It Was a Small Dog, a Japanese Breed

Autor:Sławomir Majman
Źródło:Warsaw Voice

In those unbelievable times ordinary Poles got up at dawn to stand in
line in front of a bookstore, to hunt down their dream book. They
followed world politics avidly, and knew more about the Third World than
the British and French combined.

You could say that in communist Poland, people hunted for books because
everything was in short supply, while rooting for Patrice Lumumba,
concern for the fate of Allende or following the stormy life of Che
Guevara was a substitute for the complete lack of political attractions
in a country ruled by communists.

What was a hundred times more important, though, was that in the West’s
voracious discovery of Latin America in the throes of social paroxysms,
in learning about Africa at a time when a new independent country was
born every month and diplomats from the world powers had problems
pronouncing the names of the leaders they were backing in the race to
dominate the planet, Poles unexpectedly played a major role. Not Polish
politicians, of course, nor ethnographers, nor secret service agents,
but reporters. Poland of the 1960s and 70s was extremely lucky, as this
was where a group of extraordinarily talented reporters emerged.

Writing about Poland was restricted by the severe rules of censorship,
so these writers found refuge in reporting from other countries. One of
them managed to elevate reporting to the rank of literature of the
highest standard. And, something that was even more difficult for a
Pole, he managed to achieve world fame and commercial success. At home,
despite barking from the little mongrels of a dated conservative
revolution, he maintained the position of a moral authority—no mean feat
during times of political breakthroughs.

Today Ryszard Kapuściński is no longer with us, and we can only turn to
his famous books, translated into 20 languages: The Emperor, about
Haile Selassie’s Ethiopia, Shah of Shahs, about Khomeini’s revolution,
Imperium, about Gorbachev’s Russia, and Ebony about Africa. But these
books are not only about the tyranny in Ethiopia, the nature of the
Islamic revolution of Iran, the hell of postcolonial disappointments and
the sources of Latin American radicalisms. In fact, whatever
Kapuściński described, he was always writing about the same thing: the
need to respect and understand others, and the need to remain on the
side of the poor and excluded.

Was Kapuściński a leftist?
Certainly Kapuściński was a man of the left. “The principle of moral
honesty is a quality of the Latin American leftists,” he wrote in the
well-known book Christ With a Rifle on His Shoulder.

He wrote with complete understanding about leftist guerillas and
disgust about American imperialism in Latin America. He translated Che’s
Guevara legendary Bolivian Diary with foreword by Fidel Castro, was
skeptical towards the free market and globalization, and criticized the
West for its hypocrisy towards the needs of the Third World.

It makes sense that someone for whom imperialism was not just a
catchword on banners during anti-American rallies organized by the
ruling communist parties in Eastern Europe, would favor the left.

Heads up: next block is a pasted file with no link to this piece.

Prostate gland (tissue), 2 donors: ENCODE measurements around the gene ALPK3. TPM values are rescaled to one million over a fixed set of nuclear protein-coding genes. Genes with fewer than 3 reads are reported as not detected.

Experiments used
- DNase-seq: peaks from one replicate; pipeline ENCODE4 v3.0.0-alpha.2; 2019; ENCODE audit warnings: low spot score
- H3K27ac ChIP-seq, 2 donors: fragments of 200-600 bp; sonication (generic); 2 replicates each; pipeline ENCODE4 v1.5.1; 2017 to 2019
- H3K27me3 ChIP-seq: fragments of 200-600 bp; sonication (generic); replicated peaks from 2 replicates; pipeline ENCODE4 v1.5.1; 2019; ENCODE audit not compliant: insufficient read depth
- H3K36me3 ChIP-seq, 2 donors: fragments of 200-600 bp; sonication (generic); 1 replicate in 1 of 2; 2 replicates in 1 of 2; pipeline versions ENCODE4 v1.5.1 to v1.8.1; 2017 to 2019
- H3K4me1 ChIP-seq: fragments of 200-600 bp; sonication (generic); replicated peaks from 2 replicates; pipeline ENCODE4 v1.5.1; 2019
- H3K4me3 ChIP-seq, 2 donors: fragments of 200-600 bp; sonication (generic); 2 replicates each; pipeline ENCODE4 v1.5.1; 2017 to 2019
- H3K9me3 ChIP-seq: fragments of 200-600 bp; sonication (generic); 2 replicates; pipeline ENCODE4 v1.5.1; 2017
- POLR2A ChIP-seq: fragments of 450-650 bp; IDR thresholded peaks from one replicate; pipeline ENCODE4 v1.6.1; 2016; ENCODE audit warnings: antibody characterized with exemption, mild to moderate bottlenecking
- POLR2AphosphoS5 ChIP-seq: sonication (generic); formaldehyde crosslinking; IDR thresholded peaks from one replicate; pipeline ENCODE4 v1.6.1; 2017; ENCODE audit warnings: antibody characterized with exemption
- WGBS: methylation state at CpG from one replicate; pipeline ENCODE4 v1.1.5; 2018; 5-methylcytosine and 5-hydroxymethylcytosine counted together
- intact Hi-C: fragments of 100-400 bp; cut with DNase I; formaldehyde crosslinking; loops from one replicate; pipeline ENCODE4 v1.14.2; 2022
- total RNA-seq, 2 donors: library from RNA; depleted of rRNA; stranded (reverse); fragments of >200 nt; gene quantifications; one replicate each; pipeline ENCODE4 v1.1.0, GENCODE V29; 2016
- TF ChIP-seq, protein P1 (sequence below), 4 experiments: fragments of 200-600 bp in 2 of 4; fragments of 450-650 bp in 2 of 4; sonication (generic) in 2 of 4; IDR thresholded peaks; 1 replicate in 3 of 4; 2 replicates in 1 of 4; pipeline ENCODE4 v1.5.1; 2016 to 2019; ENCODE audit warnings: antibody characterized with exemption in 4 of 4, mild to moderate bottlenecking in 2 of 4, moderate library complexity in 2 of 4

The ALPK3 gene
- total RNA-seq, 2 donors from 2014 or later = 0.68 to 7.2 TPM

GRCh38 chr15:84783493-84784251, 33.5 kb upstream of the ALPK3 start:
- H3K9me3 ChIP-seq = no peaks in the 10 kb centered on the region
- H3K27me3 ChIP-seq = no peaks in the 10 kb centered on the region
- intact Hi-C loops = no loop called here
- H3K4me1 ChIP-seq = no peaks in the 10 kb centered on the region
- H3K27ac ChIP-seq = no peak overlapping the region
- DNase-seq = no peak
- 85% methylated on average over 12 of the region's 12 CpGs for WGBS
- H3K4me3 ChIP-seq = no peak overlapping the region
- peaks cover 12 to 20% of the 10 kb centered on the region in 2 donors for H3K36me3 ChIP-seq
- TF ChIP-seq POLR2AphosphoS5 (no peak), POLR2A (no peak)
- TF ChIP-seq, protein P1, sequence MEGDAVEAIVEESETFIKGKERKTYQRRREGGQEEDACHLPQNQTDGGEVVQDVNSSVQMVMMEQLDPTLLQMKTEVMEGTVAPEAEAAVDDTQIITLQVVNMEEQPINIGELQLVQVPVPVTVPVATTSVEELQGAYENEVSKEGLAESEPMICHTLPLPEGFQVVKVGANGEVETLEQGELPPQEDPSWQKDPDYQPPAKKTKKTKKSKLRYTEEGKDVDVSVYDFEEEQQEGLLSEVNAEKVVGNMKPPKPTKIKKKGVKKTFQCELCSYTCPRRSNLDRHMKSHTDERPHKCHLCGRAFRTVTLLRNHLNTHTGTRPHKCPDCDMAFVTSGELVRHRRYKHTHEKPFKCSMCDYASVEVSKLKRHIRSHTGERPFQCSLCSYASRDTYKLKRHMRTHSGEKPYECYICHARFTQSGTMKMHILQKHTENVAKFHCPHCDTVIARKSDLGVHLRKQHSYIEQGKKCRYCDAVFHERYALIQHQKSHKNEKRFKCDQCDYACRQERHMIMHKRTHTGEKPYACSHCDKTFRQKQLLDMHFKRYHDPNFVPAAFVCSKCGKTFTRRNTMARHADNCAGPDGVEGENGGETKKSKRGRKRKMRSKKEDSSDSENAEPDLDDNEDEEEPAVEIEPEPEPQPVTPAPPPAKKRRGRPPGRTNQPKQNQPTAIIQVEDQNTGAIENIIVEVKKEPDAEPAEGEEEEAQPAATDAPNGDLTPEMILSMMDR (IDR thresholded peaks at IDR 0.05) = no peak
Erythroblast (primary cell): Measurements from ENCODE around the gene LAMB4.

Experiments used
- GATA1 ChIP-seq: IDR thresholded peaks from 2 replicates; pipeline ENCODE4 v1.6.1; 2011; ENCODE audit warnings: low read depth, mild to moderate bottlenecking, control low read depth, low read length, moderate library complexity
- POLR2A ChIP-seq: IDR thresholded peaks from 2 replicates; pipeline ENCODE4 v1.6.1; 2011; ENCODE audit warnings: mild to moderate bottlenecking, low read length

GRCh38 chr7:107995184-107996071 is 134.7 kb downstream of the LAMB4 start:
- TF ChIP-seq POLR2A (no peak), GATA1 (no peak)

Kapuściński observed and described imperialism every day. In Guatemala,
when the U.S. ambassador gave a list to the armed forces commander and
demanded that the people on the list be executed within 24 hours. “But
why?” asked the colonel. “Because they’re communists,” the ambassador
replied. In Africa, where successive countries won independence only to
drown it in civil wars upheld by the only technology that the
superpowers did not grudge them—weapons.

Kapuściński obsessively returned to the issue of silence, silence that
is just as much a political tool as the clash of weapons or a speech at a
rally. Silence is needed by tyrants and invaders, who make sure their
actions are accompanied by silence. “If I turn on a local radio station
in Guatemala and hear only songs, a beer commercial and one piece of
news—that Siamese twins have been born in India, I know that the station
is in the service of silence. Also in the service of silence are
successive dictators of this country, their protectors from Miami and
Boston, the local army and the police.”

Kapuściński was a man of the left, and his leftist views stemmed from
sympathy for the disinherited, hurt and humiliated in a world of money.
The phenomenon of Kapuściński lay in the fact that he did not describe
the destitution of the Third World from the position of a sympathetic
Victorian lady. He himself came from the pits of prewar Polish poverty,
from Jewish-Polish Pińsk, a town lost among the marshes of today’s
Belarus. In his last book, Travels With Herodotus, he described how,
aged 10, he cried half the tears of his life because he had to get money
for shoes by selling soap from door to door, and no one wanted to buy
it. Kapuściński the reporter looked at a barefoot Indian beggar, at the
outsider, and that person was close to his heart because he had been
carrying that outsider inside him from childhood and had never got rid
of him.

The boy from Pińsk also retained the conviction, shared by many peers
from Polish villages and towns, that it is certainly not capitalism that
can bring a change of fate to the disinherited.

Yes, if leftism means identifying with the disadvantaged and opposing
intolerance, xenophobia and religious fanaticism, then the greatest
Polish writer was a man of the left.